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Norwegian filth-peddlers Årabrot are one of my favourite bands. I love this band. Love them. Once I’d heard the scandalous noise of Solar Anus I was hooked. How could you not be with a name like that?

Primarily the murky brainchild of bellower/guitarist, and one-man army, Kjetil Nernes, Årabrot have been pushing heavy rock boundaries since their immaculate inception in 2001, mixing noise rock and punk with elements of black metal, theatrics and sludge.

Now Årabrot are about to release their seventh full-length album The Gospel, and what an album it is.

In the summer of 2014, just before embarking on a tour, Nernes was diagnosed with throat cancer. After a few months of intensive therapy Nernes was given the all clear; during this time The Gospel was gestating. Lyrically reflecting Nernes’ black humour and dramatic imagery, The Gospel sees Nernes examining his experience of life and death as only he could.

In honour of the release I asked Nernes a few questions about Årabrot, the making of the album and overcoming such a terrible illness.

In the past Årabrot’s music has been as heavily influenced by surreal literary filth by writers such as George Bataille and the Marquis de Sade as it has by noise rock and bands like The Melvins. What is it about the work of those writers that has inspired you?

Årabrot is sex and death and Bataille and De Sade are the masters of sex and death. I have been heavily influenced by writers interested in those topics, especially Bataille. There are others too, like Comte de Lautréamont’s Les Chants de Maldoror.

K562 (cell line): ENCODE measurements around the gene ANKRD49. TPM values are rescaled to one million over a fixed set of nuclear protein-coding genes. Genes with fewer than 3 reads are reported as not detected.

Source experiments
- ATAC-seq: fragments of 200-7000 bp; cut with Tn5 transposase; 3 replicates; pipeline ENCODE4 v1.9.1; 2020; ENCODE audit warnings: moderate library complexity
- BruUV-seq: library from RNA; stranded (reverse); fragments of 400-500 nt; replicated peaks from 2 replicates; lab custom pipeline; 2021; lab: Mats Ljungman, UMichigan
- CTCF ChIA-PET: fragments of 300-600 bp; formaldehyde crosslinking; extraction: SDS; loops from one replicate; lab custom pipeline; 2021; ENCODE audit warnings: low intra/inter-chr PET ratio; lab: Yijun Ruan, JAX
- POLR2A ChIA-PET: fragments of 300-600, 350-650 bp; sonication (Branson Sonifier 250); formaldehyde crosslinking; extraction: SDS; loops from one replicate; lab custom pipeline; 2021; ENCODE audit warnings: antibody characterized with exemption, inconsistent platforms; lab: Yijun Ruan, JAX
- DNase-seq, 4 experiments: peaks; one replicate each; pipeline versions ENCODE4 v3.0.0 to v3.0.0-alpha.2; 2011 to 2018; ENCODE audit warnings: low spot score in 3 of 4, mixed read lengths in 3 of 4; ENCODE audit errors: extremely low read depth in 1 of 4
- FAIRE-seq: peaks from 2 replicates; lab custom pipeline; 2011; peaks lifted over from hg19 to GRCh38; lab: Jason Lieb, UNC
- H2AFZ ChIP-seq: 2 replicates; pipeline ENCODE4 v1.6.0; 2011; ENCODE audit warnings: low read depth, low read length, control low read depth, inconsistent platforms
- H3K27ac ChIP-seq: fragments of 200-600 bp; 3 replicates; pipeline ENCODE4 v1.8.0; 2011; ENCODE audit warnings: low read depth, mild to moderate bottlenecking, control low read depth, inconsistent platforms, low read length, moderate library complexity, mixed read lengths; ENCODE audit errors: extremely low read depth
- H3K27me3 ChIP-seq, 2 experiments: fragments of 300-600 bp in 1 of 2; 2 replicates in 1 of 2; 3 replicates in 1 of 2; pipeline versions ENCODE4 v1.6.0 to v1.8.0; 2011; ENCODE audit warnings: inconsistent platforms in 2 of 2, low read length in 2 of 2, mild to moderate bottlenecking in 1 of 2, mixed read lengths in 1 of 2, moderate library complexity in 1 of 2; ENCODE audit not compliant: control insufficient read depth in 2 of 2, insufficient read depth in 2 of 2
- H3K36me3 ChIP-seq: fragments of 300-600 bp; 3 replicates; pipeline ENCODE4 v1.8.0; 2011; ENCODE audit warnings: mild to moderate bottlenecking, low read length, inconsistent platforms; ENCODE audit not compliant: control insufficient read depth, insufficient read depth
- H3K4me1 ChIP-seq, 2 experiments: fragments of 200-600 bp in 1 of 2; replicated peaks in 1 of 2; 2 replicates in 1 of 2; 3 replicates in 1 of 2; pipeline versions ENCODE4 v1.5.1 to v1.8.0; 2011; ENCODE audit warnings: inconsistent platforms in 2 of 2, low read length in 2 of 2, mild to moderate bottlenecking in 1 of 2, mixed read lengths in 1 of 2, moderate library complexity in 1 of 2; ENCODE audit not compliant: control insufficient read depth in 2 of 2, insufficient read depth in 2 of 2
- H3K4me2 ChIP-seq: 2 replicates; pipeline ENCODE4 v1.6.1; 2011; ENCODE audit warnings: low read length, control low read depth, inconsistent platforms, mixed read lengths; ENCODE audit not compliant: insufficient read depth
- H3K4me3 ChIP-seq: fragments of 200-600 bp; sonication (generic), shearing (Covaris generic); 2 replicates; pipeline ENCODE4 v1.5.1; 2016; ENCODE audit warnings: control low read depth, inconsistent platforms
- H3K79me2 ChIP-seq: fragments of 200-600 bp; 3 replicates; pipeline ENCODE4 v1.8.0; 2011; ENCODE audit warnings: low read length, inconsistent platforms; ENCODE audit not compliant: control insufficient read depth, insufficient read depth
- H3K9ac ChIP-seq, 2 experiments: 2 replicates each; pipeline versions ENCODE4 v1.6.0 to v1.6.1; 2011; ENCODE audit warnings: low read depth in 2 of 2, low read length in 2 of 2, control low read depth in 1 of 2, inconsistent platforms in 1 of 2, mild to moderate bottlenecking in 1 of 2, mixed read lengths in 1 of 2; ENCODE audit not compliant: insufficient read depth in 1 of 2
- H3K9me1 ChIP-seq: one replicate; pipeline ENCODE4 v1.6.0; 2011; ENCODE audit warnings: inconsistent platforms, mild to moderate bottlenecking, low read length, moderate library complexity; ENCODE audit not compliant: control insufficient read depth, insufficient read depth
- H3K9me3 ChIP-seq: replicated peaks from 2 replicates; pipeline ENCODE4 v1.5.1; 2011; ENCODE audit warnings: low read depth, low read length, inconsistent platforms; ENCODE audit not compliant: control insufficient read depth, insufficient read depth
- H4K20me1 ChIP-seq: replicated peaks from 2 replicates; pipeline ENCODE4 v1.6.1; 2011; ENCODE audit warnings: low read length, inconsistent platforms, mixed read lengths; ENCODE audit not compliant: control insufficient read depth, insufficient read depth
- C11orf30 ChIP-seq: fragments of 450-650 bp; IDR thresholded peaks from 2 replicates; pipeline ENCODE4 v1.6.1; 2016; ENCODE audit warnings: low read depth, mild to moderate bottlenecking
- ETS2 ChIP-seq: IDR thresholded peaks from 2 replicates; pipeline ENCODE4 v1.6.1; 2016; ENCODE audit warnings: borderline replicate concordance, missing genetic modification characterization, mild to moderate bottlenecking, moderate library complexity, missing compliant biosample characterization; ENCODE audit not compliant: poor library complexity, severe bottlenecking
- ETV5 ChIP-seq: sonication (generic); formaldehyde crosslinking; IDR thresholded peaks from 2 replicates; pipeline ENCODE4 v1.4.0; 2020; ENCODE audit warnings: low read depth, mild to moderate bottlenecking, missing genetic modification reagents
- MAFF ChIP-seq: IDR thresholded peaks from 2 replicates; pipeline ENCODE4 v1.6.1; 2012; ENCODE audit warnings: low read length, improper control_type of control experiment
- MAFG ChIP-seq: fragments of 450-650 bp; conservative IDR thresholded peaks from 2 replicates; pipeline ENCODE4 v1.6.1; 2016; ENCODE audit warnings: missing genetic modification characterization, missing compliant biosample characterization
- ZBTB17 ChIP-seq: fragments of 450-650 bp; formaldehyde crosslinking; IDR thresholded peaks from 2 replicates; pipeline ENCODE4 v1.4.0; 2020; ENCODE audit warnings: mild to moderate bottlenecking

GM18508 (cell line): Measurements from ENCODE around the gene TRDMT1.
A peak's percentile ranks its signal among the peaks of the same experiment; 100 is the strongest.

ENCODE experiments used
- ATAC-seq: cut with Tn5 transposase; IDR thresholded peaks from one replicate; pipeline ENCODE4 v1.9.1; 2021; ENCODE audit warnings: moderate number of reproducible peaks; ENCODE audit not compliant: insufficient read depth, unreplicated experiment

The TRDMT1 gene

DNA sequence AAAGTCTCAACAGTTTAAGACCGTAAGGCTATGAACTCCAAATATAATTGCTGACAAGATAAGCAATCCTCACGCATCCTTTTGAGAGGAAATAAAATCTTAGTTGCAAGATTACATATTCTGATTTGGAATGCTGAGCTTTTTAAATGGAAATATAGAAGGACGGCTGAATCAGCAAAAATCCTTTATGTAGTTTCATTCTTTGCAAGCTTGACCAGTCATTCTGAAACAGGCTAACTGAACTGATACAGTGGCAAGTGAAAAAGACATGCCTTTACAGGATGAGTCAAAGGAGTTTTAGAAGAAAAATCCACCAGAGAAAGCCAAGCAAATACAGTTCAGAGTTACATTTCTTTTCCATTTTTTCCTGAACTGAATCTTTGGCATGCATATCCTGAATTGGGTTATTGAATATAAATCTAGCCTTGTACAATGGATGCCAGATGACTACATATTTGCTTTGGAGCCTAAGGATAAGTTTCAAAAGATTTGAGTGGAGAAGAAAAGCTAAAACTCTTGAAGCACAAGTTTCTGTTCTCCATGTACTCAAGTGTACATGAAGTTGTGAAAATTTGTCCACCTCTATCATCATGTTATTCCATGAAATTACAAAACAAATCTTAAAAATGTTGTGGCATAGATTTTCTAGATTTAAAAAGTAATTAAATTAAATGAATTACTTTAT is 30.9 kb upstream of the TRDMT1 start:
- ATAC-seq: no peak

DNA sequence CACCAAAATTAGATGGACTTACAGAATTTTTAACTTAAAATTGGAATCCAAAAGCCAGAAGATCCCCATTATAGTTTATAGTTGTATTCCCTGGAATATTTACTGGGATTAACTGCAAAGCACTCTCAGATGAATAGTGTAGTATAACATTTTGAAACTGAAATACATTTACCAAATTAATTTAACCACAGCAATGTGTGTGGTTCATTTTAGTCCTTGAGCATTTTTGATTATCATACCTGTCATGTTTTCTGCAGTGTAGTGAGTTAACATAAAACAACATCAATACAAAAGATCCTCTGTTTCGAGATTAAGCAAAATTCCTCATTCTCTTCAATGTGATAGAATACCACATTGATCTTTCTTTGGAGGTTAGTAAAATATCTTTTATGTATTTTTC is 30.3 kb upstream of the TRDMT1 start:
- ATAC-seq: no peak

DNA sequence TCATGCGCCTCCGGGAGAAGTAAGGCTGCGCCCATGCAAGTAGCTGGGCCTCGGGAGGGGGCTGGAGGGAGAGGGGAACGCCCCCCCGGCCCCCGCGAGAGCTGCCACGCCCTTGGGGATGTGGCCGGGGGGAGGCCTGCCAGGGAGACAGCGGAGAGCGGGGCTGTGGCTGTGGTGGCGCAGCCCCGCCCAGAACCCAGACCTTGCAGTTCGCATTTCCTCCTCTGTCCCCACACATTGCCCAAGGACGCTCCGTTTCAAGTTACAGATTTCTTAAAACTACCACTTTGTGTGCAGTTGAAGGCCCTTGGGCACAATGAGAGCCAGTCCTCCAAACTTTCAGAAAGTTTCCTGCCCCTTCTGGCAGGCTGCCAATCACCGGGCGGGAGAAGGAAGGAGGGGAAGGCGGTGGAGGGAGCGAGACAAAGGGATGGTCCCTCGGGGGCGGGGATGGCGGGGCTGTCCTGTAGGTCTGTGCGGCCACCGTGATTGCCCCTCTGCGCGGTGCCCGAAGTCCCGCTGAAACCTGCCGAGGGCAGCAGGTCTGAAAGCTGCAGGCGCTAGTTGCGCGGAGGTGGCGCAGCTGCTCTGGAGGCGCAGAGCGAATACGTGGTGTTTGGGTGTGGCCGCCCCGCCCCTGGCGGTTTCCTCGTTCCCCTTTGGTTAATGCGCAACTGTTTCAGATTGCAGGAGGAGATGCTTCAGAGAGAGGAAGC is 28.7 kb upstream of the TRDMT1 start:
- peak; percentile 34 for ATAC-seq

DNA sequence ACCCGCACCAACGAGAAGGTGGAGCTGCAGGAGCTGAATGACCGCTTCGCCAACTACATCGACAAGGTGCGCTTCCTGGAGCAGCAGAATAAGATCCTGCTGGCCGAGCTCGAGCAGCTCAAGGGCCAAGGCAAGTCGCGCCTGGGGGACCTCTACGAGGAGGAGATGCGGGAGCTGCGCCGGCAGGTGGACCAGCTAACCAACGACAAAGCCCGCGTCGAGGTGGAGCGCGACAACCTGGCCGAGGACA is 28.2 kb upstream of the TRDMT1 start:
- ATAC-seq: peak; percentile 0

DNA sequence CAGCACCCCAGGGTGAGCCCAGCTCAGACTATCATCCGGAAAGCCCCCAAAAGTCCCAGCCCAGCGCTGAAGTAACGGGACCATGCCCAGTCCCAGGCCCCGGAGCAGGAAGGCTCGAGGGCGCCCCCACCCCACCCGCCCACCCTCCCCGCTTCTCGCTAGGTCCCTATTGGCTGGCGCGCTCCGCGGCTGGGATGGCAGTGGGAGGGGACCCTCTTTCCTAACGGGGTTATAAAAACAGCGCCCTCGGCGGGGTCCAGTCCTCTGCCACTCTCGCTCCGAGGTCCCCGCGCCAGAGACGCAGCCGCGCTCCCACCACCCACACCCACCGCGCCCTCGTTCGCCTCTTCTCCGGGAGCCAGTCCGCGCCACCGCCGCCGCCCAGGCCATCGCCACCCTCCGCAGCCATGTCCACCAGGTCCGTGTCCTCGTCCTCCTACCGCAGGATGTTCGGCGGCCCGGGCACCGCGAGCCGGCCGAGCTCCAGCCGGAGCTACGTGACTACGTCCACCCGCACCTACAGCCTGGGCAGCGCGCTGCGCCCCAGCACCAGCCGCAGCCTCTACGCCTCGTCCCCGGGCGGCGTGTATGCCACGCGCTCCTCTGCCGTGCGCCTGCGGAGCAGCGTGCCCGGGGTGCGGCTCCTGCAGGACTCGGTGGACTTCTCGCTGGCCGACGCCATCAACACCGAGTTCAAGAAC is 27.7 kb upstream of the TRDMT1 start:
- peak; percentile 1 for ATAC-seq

During the summer of 2014 you were diagnosed with throat cancer, which must have been an awful experience. Do you feel that changed the way you view life/music/art?

The sickness and the treatment of the sickness certainly change you. The man who has been in hell never forgets, you know. My view on music and art might not have changed radically but I am definitely more determined than I have ever been. Onwards I say.

I saw you play the Windmill in London during winter 2014 and it was absolutely amazing. There appeared to be no noticeable effect on your performance whatsoever, which was remarkable so soon after such a harrowing life event. Have you had to treat shows and performing in a different way since your treatment?

Thanks man. No changes to the show really, but I definitely can’t party like I used to. I guess I just grew old. Real old, real fast.

Please tell us about the writing of The Gospel. How was the process this time around? In the press release you talk about a sense of being embattled, and I feel this sense of fighting and overcoming permeates the album.

Yes, The Gospel channels a lot of feelings and thoughts from the period when I was sick. It felt like a battle, the war against oneself. Often I picture a WW1 soldier overlooking the battlefield, with the smoke coming out of the bomb craters and casualties spread out over the landscape. This vibe really overshadows the album thematically.

There’s a shift in the lyrics throughout The Gospel that differs from past Årabrot releases, especially Solar Anus and I Modi. Here the lyrics are more gothic, creating dramatic images of apparitions and a sense of creeping foreboding; they’re less carnal and salaciously obscene. Was this a purposeful change or a subconscious one?

A purposeful one. You know, after the orgasm there’s either love or war. I guess I’ll deal with love later.